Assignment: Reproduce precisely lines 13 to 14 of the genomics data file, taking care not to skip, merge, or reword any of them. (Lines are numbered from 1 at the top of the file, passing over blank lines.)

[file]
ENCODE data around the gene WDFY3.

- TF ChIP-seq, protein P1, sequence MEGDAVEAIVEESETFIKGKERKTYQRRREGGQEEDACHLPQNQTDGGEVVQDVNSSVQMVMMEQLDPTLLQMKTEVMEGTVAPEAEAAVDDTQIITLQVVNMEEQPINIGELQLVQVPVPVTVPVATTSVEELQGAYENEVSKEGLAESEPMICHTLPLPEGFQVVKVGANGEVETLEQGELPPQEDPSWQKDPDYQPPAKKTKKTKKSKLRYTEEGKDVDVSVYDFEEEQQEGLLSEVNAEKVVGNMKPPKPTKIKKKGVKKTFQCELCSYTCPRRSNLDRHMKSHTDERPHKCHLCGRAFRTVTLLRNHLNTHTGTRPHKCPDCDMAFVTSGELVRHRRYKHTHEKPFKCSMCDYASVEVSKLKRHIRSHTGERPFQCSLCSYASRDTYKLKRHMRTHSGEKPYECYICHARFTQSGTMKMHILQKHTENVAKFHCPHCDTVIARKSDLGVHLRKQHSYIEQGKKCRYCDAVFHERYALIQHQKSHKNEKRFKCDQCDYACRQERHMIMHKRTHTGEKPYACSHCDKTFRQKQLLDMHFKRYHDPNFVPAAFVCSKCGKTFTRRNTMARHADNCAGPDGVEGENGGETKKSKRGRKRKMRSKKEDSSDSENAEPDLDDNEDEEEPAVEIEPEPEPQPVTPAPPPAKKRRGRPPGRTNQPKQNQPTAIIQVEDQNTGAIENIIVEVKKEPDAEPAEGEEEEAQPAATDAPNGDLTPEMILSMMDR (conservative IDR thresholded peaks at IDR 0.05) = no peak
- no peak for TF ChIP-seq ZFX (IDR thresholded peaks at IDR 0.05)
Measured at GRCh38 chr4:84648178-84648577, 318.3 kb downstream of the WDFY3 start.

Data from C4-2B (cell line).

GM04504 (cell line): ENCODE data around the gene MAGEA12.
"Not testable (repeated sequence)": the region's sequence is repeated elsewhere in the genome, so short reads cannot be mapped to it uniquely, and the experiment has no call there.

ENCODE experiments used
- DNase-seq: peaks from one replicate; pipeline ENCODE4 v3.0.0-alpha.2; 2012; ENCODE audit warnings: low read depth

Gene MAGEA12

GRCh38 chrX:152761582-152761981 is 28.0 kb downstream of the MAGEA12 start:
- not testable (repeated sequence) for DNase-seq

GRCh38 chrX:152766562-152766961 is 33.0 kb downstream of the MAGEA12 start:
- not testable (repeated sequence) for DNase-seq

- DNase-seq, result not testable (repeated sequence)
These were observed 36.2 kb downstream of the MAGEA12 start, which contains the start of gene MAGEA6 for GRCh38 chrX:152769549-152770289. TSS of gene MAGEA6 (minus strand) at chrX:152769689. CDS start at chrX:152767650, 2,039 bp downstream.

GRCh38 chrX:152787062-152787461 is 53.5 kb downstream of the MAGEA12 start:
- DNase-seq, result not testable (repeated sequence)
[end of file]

GRCh38 chrX:152766562-152766961 is 33.0 kb downstream of the MAGEA12 start:
- not testable (repeated sequence) for DNase-seq